Making Juvenile Justice more Just for All Michigan Youth, Especially the Most Marginalized

When you hear the words Juvenile Justice, what comes into your mind? Is it a youth in the courtroom or is it a child in the classroom? Is it removing a child from the classroom when they break the rules or is it doing a deep dive and finding out what they need to succeed? Over the last few months I have been a part of the Michigan Juvenile Justice Task Force and these types of questions are what need to be at the forefront of minds in this discussion. And that thought process is what led to the creation of this task force. Currently the state of Michigan’s due process protections are weak and are often able to be ignored. This lack of protection allows for the disproportionate suspensions, expulsions, and detentions of disadvantaged youth (according to Michigan’s Student Discipline Data), and this is not justice.

Michigan currently lacks statewide policies and guidelines to ensure detention is used only for youth that are a public safety or flight risk. This is a major factor in the disproportionate detention rates between black and white youth. From 2016-2020, Black youth were detained at a rate six times more often than white youth (according to data from 8 county courts). This discrepancy alone tells us that we need to take a hard look at the Juvenile Justice system and find places where change can be made in the short- and long-term. A lack of guidelines not only allows for higher rates of detention for black children, but also creates longer stays. Right now Michigan does not have a statutory time limit for detention, and when we upon analysis of eight county courts in Michigan, we find that black youth are spending an average of seven more days in detention. This is not justice. We must demand and support systemic change to improve outcomes for marginalized and all youth.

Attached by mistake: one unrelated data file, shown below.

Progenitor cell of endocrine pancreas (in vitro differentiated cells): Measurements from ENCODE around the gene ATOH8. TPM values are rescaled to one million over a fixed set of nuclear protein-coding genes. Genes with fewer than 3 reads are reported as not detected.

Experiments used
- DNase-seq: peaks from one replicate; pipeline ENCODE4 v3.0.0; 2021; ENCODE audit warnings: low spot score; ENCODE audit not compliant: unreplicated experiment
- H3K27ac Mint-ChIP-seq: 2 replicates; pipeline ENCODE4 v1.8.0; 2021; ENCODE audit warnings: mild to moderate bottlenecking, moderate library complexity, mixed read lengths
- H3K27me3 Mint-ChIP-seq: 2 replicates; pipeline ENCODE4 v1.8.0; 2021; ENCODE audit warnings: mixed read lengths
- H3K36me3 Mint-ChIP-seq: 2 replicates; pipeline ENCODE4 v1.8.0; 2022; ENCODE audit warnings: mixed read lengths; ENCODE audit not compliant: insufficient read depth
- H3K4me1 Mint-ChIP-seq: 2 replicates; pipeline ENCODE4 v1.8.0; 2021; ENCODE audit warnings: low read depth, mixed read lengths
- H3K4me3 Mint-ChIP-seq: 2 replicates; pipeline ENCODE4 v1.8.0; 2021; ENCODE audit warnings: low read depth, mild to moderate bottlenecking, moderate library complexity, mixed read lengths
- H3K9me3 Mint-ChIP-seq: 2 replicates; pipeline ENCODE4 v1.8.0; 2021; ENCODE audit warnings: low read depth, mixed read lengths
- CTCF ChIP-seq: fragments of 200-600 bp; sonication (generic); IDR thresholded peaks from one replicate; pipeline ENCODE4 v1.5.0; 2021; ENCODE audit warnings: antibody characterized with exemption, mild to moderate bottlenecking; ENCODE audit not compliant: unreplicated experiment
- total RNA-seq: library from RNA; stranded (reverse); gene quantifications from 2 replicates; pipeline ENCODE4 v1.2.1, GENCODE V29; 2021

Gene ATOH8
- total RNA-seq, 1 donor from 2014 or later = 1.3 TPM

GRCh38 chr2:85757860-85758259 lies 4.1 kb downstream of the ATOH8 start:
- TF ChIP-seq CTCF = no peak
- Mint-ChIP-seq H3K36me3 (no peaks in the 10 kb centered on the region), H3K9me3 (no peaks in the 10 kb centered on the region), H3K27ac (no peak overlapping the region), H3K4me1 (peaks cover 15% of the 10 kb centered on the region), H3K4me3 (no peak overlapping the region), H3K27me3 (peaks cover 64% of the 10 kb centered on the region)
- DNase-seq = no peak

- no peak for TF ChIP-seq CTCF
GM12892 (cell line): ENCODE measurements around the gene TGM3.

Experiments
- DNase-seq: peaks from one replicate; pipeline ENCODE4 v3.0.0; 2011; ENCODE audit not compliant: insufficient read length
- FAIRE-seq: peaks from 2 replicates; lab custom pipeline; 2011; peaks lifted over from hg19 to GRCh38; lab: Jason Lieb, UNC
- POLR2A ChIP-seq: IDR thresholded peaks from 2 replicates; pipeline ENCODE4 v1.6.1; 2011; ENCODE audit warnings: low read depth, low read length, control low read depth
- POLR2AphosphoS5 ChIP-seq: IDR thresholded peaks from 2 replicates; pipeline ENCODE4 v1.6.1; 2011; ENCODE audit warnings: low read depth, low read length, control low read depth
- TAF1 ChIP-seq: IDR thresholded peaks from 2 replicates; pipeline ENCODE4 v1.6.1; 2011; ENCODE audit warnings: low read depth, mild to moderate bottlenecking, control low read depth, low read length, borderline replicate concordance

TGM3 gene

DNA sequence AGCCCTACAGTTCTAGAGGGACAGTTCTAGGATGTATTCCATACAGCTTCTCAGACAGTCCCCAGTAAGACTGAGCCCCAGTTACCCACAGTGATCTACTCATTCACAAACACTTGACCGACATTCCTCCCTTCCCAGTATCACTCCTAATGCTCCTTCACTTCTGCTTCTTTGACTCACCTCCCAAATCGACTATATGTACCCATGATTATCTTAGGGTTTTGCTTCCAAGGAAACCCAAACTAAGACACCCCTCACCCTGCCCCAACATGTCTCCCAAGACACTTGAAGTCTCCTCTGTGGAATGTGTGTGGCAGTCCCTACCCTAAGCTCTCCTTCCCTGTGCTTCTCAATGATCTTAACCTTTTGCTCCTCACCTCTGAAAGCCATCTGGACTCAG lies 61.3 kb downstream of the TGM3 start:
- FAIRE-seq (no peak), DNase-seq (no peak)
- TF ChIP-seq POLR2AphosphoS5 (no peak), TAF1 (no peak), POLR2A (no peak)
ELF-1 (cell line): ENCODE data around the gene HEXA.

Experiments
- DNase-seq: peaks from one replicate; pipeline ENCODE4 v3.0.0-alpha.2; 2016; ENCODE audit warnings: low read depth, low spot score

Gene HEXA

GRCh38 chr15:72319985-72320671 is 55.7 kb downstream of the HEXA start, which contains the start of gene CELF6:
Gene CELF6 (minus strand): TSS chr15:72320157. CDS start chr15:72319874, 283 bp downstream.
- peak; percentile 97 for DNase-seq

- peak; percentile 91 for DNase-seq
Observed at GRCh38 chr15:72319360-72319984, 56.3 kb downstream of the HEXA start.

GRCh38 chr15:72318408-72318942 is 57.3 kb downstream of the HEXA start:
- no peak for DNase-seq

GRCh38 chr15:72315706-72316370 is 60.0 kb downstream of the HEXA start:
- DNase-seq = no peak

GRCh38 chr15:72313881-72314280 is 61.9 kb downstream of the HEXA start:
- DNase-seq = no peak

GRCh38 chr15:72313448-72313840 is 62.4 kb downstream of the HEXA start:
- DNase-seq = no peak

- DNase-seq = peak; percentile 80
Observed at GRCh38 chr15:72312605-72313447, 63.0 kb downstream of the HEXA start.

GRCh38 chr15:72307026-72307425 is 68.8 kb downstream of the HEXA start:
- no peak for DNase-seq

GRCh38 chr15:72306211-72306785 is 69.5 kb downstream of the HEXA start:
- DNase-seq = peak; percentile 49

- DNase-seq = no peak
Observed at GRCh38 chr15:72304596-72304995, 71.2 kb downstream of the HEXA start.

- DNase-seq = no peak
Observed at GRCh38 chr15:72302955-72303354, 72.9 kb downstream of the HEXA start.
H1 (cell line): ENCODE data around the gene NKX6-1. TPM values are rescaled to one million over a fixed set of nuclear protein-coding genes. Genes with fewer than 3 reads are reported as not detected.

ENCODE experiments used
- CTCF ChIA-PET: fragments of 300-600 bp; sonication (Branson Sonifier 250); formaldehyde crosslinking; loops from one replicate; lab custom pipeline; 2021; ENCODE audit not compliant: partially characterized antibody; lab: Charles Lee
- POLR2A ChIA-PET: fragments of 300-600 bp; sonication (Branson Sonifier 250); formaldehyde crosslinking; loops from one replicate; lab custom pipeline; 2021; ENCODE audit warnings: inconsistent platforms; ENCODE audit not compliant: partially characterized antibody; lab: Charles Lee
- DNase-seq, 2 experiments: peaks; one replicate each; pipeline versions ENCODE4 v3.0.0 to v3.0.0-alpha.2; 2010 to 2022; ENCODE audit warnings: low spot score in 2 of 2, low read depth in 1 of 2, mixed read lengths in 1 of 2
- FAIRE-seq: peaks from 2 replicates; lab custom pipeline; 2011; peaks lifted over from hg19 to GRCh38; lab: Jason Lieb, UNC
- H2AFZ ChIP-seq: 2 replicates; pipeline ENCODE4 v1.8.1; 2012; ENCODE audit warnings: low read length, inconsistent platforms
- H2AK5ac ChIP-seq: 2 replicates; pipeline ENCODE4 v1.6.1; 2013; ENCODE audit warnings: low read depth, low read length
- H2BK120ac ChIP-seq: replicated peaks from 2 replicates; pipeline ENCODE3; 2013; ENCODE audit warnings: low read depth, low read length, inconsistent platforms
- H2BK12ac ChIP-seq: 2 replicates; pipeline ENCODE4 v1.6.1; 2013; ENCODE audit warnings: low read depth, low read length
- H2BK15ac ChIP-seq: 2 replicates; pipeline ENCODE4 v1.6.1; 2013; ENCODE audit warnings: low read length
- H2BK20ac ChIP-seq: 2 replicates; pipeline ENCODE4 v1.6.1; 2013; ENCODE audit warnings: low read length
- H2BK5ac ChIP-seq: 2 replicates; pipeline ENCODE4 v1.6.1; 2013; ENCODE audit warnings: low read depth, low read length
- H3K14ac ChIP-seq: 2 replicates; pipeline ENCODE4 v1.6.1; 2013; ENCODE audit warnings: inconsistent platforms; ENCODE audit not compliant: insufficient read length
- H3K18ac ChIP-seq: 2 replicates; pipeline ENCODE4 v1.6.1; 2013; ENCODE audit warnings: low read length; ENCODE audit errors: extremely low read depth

The Michigan Juvenile Justice Task Force, chaired by Stephanie Shaw, a project manager in corrections and re-entry with the Justice Center, Council of State Governments, initiated four listening sessions in March with participants from organizations, youth, and parents from around the state. These participants have all been impacted by the Juvenile Justice System in some way, have valuable input to share, and want to see improvements. Our intention as the task force is to use their voices and stories to better inform recommendations as we push for equitable policy. We already have discovered several opportunities to reduce the disparities and limit detentions as a whole and we look forward to sharing our final recommendations to make Michigan a more equitable state for all of our youth.

Stephen Wallace is the Regional Engagement and Mobilization Associate for Michigan’s Children. Contact him at